Junior knows that his cartoons "will never take the place of food or money". He wishes he were magical and could make the things he draws - like "a peanut butter and jelly sandwich, or a fist full of twenty dollar bills" - real, but he knows he cannot. Junior dislikes being poor, because oftentimes he and his family must go hungry, but lack of food is not the worst thing about poverty.
The worst thing about poverty is not being able to help those you love. Last week, Junior's "best friend" Oscar got really sick. Oscar was "only an adopted stray mutt", but he was more precious to Junior than any person in his life. He told his mother that Oscar needed to see the vet, but his Mom regretfully told him there was no money for Oscar. Junior begged his Mom, offering to get a job and pay the doctor back, but then realized that there were no jobs that a reservation Indian boy could get. There was nothing he could do to save Oscar.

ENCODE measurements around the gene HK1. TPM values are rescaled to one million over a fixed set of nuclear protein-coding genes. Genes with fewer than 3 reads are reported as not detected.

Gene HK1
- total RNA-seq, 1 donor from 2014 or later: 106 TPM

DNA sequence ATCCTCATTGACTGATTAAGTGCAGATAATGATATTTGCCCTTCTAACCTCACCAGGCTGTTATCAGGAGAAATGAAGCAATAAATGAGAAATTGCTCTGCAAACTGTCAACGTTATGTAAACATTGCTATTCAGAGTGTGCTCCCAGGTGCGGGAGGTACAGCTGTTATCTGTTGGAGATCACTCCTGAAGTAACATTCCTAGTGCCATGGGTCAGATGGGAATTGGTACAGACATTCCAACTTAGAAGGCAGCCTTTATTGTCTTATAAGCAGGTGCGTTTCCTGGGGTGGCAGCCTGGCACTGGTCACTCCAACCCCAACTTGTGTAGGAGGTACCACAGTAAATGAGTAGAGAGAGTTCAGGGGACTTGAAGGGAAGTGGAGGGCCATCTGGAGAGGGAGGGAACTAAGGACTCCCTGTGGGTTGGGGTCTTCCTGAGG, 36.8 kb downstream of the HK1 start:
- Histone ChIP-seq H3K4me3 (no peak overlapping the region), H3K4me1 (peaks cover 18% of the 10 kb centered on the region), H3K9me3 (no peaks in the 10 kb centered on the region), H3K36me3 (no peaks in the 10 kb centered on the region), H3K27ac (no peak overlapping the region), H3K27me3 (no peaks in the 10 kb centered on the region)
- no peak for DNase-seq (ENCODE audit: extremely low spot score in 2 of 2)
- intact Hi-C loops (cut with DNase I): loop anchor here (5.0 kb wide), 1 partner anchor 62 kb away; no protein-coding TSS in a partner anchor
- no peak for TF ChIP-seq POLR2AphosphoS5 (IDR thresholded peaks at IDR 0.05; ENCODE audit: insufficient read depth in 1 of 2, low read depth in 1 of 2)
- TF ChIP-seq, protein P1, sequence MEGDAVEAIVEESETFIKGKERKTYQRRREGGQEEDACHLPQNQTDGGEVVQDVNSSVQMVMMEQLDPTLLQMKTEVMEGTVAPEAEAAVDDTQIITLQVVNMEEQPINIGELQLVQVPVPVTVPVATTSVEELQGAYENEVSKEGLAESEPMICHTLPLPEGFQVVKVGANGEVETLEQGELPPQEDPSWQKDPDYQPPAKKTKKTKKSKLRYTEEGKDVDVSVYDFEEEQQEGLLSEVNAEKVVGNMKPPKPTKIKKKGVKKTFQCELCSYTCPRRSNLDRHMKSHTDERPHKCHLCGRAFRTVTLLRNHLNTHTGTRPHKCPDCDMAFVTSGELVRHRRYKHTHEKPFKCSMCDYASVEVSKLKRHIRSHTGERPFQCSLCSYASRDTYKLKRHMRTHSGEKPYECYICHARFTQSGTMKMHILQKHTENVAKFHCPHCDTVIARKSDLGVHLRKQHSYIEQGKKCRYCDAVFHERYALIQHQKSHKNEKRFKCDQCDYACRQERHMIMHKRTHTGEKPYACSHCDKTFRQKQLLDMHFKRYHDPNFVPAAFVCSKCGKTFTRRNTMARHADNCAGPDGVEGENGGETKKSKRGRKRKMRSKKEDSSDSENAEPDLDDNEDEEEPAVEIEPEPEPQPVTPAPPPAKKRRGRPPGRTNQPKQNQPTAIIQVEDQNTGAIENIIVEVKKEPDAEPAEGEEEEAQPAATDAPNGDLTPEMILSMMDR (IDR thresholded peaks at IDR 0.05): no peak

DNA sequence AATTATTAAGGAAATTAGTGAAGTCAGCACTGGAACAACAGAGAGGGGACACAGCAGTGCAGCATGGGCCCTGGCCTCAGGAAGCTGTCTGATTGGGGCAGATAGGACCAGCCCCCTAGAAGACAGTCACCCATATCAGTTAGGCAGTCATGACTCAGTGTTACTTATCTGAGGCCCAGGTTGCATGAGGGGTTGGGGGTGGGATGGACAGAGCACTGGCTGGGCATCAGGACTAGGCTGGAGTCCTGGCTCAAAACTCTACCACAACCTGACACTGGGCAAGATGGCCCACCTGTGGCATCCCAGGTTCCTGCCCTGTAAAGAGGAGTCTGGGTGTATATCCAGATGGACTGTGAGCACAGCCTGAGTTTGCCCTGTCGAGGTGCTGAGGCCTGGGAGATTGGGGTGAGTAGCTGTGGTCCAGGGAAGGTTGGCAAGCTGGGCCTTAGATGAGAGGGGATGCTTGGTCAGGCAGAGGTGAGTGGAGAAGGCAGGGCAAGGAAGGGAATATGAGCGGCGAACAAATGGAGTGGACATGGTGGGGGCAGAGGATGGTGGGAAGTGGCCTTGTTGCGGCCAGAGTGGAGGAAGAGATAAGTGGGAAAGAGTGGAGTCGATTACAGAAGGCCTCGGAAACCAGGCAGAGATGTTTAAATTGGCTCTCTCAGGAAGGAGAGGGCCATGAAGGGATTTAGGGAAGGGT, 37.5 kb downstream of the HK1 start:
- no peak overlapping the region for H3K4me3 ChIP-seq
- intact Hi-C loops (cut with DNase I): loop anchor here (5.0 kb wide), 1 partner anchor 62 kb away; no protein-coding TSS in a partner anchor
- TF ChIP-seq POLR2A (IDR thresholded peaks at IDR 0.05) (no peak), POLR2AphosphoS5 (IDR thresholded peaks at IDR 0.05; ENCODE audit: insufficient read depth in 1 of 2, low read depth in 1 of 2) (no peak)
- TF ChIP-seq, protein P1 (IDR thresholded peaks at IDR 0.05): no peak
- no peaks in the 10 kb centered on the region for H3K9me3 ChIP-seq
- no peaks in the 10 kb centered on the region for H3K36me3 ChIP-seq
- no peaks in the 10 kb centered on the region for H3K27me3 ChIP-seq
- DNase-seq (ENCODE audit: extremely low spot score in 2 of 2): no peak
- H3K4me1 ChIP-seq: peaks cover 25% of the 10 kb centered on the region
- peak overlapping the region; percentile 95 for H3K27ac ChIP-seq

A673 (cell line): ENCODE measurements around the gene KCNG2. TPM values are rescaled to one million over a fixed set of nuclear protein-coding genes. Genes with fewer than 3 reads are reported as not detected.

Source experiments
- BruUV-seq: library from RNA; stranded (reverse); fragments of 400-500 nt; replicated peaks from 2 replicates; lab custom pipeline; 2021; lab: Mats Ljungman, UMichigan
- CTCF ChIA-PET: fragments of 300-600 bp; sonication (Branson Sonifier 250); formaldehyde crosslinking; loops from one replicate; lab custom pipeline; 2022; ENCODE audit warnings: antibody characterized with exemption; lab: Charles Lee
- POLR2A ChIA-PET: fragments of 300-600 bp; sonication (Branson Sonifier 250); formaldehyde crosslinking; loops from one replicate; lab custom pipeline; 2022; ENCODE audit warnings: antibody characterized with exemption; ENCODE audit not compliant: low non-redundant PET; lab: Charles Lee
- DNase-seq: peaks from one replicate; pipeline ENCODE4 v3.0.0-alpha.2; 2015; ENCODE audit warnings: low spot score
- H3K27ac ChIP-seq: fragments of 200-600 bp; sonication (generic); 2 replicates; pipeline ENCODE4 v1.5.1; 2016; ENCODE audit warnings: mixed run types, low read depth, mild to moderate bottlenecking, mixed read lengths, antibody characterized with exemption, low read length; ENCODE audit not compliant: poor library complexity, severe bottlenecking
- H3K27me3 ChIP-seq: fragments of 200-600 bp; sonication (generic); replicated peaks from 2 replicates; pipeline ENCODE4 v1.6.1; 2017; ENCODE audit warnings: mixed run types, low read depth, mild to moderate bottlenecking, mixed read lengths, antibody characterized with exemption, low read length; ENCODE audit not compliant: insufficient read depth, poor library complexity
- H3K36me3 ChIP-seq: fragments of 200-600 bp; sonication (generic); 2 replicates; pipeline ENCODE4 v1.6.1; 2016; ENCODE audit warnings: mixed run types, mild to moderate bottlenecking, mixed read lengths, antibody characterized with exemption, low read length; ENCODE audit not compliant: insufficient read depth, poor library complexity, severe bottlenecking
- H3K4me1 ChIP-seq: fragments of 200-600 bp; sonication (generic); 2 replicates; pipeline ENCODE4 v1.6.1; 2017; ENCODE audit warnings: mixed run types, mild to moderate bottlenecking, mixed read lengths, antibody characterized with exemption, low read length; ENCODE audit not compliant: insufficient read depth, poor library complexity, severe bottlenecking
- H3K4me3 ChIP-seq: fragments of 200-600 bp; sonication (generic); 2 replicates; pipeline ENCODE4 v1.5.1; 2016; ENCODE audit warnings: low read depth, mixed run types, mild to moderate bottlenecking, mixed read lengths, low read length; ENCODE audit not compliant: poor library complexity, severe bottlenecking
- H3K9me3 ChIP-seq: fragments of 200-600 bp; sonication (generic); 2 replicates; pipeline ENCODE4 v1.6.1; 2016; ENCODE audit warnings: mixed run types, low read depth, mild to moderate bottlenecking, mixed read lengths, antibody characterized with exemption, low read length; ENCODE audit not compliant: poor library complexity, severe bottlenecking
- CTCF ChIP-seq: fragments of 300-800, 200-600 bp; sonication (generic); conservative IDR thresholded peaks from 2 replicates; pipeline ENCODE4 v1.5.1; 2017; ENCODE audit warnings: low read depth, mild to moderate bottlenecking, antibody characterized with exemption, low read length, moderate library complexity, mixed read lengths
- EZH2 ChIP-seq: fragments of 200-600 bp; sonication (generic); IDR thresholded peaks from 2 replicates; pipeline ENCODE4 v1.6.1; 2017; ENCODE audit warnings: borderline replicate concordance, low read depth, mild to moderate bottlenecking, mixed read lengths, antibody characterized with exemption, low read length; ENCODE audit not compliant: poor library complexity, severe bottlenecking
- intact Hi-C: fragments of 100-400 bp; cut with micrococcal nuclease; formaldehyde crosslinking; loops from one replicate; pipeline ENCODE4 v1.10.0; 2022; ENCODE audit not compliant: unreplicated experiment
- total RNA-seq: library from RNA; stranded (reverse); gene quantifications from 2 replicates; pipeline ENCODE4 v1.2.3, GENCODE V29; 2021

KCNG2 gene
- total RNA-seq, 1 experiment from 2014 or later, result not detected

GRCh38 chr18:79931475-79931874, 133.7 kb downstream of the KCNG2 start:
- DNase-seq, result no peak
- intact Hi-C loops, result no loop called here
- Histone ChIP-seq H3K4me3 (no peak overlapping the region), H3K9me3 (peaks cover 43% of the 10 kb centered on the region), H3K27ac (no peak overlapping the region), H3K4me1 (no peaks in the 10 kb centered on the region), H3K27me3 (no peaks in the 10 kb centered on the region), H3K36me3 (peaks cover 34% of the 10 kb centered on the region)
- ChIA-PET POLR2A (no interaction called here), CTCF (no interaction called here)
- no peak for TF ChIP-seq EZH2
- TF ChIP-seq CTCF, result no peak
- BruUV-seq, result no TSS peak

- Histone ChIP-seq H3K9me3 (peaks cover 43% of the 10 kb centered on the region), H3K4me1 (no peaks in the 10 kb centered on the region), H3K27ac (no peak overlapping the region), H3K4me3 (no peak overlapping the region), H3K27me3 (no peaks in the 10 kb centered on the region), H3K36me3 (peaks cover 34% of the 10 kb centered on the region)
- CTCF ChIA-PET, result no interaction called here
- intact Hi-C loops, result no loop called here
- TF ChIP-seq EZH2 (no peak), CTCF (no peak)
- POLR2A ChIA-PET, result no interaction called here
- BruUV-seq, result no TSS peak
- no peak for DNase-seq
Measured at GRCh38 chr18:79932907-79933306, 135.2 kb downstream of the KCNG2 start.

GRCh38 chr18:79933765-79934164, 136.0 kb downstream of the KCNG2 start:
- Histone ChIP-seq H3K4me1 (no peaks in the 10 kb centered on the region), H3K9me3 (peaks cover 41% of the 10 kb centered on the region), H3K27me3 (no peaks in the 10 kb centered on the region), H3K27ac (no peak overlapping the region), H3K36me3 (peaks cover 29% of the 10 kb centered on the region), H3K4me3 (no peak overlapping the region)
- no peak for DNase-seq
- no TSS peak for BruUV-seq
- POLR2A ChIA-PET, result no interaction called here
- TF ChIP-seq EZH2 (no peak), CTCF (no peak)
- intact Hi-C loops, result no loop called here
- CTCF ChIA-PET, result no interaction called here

When Junior's Dad came home, he took his rifle from the closet and told Junior to carry Oscar outside. Junior was furious, but then noticed that his Dad was crying. Junior could not blame his parents for the family's poverty. They too once had dreams, but "they never got the chance to be anything because nobody paid attention to their dreams". Realizing that he was helplessly trapped in the cycle of poverty, Junior gently picked up Oscar and took him outside. He ran away as fast as he could so as not to hear the sound of the shot, but could not escape the "boom of (his) father's rifle when he shot (his) best friend". Bitterly, Junior reflects that a bullet "only costs...two cents...anybody can afford that" (Chapter 2).